VIEWS: 3 PAGES: 4 POSTED ON: 10/3/2012
Overview The implementation of renewable energy practices has become more and more widespread in recent years. Of these alternative options, one of the most promising is that of wind energy. If you think about it, wind is everywhere – and up high, it is even more powerful. If we can effectively harness this force and use it for our own needs, then we will open up a door to the future. This exercise will introduce you to the wind turbine design process. In this lab, you will pick a blade design and build your own mini-turbine. Then, by using the NXT and a light sensor to count and log rotations, you will analyze the efficiency of your design and see how making certain changes will affect performance. Hopefully, by the time you complete this exercise, you will have a deeper understanding of how engineering designs are developed, troubleshot, improved. Objectives In this lab, students should accomplish the following: Learn the importance of picking a strong initial engineering design Understand how much time and energy is necessary for a wind turbine to generate a meaningful amount of power Understand how to examine quantitative data and make a qualitative assessment of it Introduce themselves to the concept of counter/encoder measurements Learn how to compare different engineering designs and make a good judgment call on which is the best option Learn how laboratory experiments can be scaled up and used to help us better understand real- world situations Familiarize themselves with renewable energy Activity Wind power is an area of sustainable energy utilization that is still in its relatively early stages of development. Because of this, it serves as a great platform for introducing students to the engineering design process. Not only will you familiarize yourselves with an industry that is growing in both size and importance, but you will also have the opportunity to get really innovative with your design ideas and then test out their viability in real life situations. Have fun during this lab – you have the opportunity to both be creative and contribute new ideas to an engineering area that is growing in importance every day. 1. Using the Legos that come with your NXT Robotics kit, construct a sturdy base for your turbine. If you need an example, take a look at the photograph on the next page to help you generate some ideas. 2. Add a shaft to the top of this base, similar to the one above. Secure it in place so that it does not move laterally, but does rotate with ease. 3. Now comes the fun part – designing your turbine blades. Use a gear to mount them to the shaft. Consider the following when deciding on a layout: How many blades do you need? What types of materials would be best to use? (You will need to use light colored materials, however.) What shape should the blades be? How should the blades be angled? How long/wide should the blades be? Keep weight and ability to catch the wind in mind as you determine your design. Remember, you want to harness the most energy possible from the incoming gusts. If you are at a loss for ideas, think about what fan-like structures exist all around you (for example, pinwheels, ceiling fans, propeller blades). 4. Once you have attached your blades to the base, mount an NXT light sensor behind the base so that the beam can shine through and hit the blades without any obstructions. Cut a piece of black electrical tape in half and stick it to the back of one of the blades, so that the NXT light sensor detects the tape each time the blades make one full rotation. 5. Tape your turbine down to the table, near the edge, so that it cannot be knocked over. Place a floor fan about two feet away from the turbine and use it to test out the rotational capacity of your blades. Make sure that they do rotate freely with the wind. 6. On your computer, open up the attached WindTurbine.VI and load it onto your NXT. Notice how this basic program works. The value of the light read by the sensor is logged every 10 milliseconds for ten seconds. This will return 6,000 values. We added a strip of black paper to one of the turbine blades during the construction process. Why did we need to do this? (Hint: You can look at this setup as a very basic encoder.) If we read 300 low values from the light sensor during these ten seconds, what is the average speed of the turbine? 7. Load the Wind Turbine VI onto your NXT, mount it to your base, and hook up the light sensor. Start the logging program at the same time you turn on the fan at a low sped. Once the NXT has finished logging, reconnect it to your computer so you can get the data off. 8. In LabVIEW, navigate to Tools >> NXT Applications >> DataViewer 9. Select the data you would like to import, and examine the data. 10. Open your dataset in LabVIEW, navigate to the block diagram, and replace the MEAN block in the for loop with the Detect Peak Threshold function (found in the functions panel under Signal Processing >> Signal Operation). Your block diagram should look like the one below. 11. Navigate to your front panel and run your program. This should give you the number of rotations your turbine completed in the 10 seconds that it was logging data. Your data should also be displayed in graphical form on the front panel – similar to how it looked in the Data Viewer. How many rotations did your turbine complete? How did this compare to your neighbor? What differences in design do you think contributed to higher/lower numbers of rotations? 12. Run the program several more times, with different fan speeds. Compare the data sets to one another in the Data Viewer. Make a chart (see Excel spreadsheet) that organizes the results based on blade type and fan speed. If time permits, run the tests again but start the logging only after the fan has been on a while and the turbine blades are rotating at optimal speed. Compare the data taken when the turbine was already rotating with that taken when the turbine started logging at a standstill. How much of a difference in number of rotations are between the two? What blades saw the lowest difference between these two tests? Why do you think that is? Challenge Now, take what you have learned in this exercise and scale it up to a real world situation. Take some time to consider the following: Wind gusts in real life are inconsistent and vary depending on weather conditions. How do you think this affects the viability of wind turbines? How would this impact the consumers of energy sourced by wind turbines? What could you do to prevent these consumers from having their electricity cut off? What factors must be taken into account when deciding how to design and place a turbine? (Consider such things as environmental factors, power transmission and storage, demand, cost.)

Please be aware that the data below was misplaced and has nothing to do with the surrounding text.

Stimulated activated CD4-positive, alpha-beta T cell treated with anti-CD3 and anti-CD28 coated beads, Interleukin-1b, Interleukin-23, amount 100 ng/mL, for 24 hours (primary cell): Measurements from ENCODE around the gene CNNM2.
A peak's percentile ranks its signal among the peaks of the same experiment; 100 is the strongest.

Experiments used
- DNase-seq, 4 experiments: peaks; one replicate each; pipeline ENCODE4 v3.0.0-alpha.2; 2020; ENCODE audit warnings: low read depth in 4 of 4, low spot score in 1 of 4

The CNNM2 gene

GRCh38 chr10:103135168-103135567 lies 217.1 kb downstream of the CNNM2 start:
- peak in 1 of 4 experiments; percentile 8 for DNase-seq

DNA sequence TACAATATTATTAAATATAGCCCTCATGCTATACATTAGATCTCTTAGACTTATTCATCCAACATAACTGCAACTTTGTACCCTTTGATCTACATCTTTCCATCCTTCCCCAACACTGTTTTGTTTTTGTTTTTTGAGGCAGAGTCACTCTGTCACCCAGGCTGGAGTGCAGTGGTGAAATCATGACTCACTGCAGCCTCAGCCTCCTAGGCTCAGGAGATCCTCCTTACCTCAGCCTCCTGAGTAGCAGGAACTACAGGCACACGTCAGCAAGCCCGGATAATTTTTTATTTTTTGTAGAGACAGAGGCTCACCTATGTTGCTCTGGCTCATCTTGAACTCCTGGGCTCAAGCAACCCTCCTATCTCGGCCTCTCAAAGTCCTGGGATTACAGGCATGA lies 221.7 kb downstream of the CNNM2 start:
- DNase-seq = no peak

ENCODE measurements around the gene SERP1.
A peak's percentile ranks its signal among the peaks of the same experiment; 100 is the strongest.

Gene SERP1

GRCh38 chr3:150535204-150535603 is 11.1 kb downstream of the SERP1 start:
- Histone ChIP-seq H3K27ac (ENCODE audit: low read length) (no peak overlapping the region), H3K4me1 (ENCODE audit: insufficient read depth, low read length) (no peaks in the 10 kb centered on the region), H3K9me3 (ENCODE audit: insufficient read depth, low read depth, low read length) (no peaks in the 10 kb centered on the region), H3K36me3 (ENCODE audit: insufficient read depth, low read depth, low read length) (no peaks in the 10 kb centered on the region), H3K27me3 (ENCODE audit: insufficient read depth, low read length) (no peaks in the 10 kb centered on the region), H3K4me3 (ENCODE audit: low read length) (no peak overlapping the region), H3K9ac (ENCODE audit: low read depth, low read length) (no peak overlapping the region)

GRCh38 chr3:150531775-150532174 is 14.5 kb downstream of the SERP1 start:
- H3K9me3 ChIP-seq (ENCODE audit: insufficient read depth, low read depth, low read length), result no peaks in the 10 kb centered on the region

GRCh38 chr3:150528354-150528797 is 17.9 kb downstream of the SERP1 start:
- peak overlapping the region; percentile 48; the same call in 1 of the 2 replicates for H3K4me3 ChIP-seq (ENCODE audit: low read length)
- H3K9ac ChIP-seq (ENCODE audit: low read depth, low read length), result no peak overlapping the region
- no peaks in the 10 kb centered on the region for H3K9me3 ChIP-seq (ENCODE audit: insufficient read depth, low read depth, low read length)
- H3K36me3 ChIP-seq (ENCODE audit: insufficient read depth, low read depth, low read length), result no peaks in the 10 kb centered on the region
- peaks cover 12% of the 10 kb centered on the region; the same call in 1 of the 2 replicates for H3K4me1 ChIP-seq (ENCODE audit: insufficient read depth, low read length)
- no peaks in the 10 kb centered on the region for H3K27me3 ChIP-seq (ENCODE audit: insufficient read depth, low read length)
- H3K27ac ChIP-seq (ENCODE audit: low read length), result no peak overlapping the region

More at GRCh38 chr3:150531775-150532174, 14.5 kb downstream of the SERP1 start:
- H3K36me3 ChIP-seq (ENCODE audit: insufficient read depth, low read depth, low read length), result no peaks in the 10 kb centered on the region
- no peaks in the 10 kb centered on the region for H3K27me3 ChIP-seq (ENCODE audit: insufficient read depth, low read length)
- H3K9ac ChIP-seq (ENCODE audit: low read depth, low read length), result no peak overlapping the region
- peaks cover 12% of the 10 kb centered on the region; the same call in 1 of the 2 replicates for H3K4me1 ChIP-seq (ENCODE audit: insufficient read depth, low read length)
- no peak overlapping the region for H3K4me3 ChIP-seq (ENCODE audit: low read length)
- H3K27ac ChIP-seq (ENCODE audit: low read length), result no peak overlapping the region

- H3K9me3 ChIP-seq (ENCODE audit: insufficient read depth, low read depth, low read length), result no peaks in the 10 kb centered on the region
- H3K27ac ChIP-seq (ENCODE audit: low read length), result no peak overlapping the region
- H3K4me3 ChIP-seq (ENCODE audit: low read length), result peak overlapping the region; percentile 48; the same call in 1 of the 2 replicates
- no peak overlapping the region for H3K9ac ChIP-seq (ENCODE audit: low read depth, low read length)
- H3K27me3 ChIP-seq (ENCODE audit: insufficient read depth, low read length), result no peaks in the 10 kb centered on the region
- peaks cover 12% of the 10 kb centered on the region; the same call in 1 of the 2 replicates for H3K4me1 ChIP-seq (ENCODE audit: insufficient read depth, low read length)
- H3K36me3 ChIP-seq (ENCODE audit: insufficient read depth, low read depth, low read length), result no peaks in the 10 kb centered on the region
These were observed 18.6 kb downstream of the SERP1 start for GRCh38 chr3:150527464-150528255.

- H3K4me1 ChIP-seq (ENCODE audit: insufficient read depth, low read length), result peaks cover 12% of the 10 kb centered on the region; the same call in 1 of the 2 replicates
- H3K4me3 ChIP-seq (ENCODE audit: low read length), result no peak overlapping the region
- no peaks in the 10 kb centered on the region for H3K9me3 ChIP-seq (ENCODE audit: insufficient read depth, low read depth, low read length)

"Lesson Plan - Wind Turbine"